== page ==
Certainly the writing team has more work cut out for them with an ensemble cast as opposed to one main character. Also, it leaves the door open to additional characters that interact with one or more of the main cast. Ensembles, represent a wider slice of the demographic pie and gives multiple actors a chance to shine. Often lesser character's get a spin-off show for themselves. One main character can be daunting for that specific actor, as many are less capable of truly engaging the audience. If a viewer misses an episode of a one character show, it can be hard to understand what may have happened or will happen but with an ensemble you can play to the strengths of the other actor's character's. If your main star does something outside of work that the viewing public doesn't like, or perhaps is illegal or unseamly it can wreck a perfectly good or even great show. Just look at what happened to the Rosanne reboot. She ruined what arguably was and would have been a multi season hit show. Rosanne flipped out on social media and the show got axed quickly. If I was part of that cast I would have been very upset at what the main character did on her own time. I'll close this out by also saying that it's much harder to handle the eventual fall from stardom if you're a former Superstar that was a singular character, than if you had a group of stellar characters to play with. There's more than a handful of actor's that took that fall hard. Some didn't make it through that pain and ended up destroyed by depression, drugs, alcohol and heartbreak and in the absolute worst outcome suicide. Super Stardom isn't for everyone. – WillyMac4 weeks ago
Arguably, any type of entertainment offers some form of escapism (which is why we are often drawn to it). However, The Sims seems to present a unique situation.
I suggest an article that looks at the element of escapism with regard to The Sims. In that it is just simulating life, does it really offer a sense of escapism? This could present some discussion points like, the inclusion of supernatural beings, the lack of negative consequences for life decisions, the ability to play out an idealised life.
Do people play The Sims to create what they want/are missing in life? Is it just enjoyable to escape ones own life and control someone else’s? There is an entire niche of YouTube dedicated to The Sims gameplay, this could also present content for this article, in terms of how people play.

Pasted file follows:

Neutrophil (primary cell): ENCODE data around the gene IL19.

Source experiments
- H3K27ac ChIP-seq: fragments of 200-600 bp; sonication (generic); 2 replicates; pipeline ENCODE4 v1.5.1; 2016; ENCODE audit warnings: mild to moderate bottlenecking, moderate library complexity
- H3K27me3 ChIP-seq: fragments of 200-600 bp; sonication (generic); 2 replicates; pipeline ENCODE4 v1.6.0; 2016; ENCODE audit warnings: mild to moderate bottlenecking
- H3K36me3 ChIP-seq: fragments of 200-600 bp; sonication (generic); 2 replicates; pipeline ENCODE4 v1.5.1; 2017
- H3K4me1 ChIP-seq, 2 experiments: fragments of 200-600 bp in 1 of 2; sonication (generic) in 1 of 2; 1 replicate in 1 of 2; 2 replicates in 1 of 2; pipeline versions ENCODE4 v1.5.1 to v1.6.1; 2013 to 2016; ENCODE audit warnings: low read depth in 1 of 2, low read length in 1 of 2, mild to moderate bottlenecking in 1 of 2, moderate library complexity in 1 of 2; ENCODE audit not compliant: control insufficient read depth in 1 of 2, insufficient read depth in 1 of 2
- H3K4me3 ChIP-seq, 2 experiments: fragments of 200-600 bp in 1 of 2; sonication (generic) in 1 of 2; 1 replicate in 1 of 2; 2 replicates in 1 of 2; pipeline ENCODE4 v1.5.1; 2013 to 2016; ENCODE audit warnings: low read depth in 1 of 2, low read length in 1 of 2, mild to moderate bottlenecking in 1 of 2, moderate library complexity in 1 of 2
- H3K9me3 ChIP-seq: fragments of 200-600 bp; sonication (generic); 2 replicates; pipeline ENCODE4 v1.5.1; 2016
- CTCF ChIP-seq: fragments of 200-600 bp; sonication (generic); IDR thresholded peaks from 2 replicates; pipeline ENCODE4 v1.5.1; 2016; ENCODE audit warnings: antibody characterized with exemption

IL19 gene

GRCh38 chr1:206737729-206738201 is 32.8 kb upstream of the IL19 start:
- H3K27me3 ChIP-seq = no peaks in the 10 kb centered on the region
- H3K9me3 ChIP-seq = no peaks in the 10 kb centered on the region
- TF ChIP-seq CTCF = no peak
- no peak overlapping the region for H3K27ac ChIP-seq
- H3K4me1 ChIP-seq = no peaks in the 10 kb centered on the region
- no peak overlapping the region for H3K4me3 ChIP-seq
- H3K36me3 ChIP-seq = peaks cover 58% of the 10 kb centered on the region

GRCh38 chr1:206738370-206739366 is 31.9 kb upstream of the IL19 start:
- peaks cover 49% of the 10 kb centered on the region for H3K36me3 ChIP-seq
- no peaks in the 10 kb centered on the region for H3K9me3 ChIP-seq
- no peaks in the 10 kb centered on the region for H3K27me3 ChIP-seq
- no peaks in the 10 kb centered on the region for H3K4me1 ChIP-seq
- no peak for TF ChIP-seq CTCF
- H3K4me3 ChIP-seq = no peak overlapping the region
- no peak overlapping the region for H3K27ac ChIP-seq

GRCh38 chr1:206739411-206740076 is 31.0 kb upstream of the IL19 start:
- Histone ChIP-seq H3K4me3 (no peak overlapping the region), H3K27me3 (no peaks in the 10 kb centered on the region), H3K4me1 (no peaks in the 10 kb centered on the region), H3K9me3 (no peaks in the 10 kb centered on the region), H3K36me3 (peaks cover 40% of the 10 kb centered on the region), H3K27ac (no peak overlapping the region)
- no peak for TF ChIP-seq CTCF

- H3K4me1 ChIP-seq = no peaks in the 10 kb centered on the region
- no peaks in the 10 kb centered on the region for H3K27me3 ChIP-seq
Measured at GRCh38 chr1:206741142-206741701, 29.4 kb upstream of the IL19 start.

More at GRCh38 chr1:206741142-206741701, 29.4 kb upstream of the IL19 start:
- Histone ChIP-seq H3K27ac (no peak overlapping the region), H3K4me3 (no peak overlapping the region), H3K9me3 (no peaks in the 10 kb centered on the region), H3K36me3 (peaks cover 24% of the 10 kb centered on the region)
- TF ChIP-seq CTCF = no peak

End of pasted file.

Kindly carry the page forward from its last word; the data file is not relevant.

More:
In the first player-voted pack for The Sims 4, a pack that allows players to do laundry won. Perhaps this article could offer suggestions as to why players are so enthralled in simulating the mundane, and to refer back to the key idea, is this a kind of escapism?
Being Australian, I am more than aware that Australia gets depicted in certain ways in film, like in Crocodile Dundee, Australia is portrayed as being home to masculine men who fend for themselves in the outback, have ridiculous accents, are laid-back, etc. This has always fascinated me because its a caricature, not at all like the Australians I actually know.
So, my suggestion is an article that looks at your country of choice. Analyse a collection of films pertaining to that country and interpret how it is depicted. Is it truthful? Or is it only partially truthful? Are they creating a caricature, and if so, how are they creating that? Closely analyse the film here, making sure the article discusses the art in depth.
Do the people of that country agree with how they have been portrayed? Has that shaped the perceived national identity of that country? Do people from abroad stereotype them in the way films have? Is it just humorous, or does it have a more serious, political undertone? Are the stereotypes somehow convenient in the process of story telling?
Look at who makes these films, are film makers promoting stereotypes that belong to themselves, or are they made by people who have never experienced life in that country? What kind of statement does this then make? Perhaps, make an assessment as to WHY filmmakers have chosen to represent your country of choice in this way. Is it artistic, political, or a mixture of both?
This is a very fun topic. Also, what countries do you think are portrayed too often? What about those that aren't shown enough? Heck, is there a country that might have popped up on TV but never been portrayed on film? – OkaNaimo08192 months ago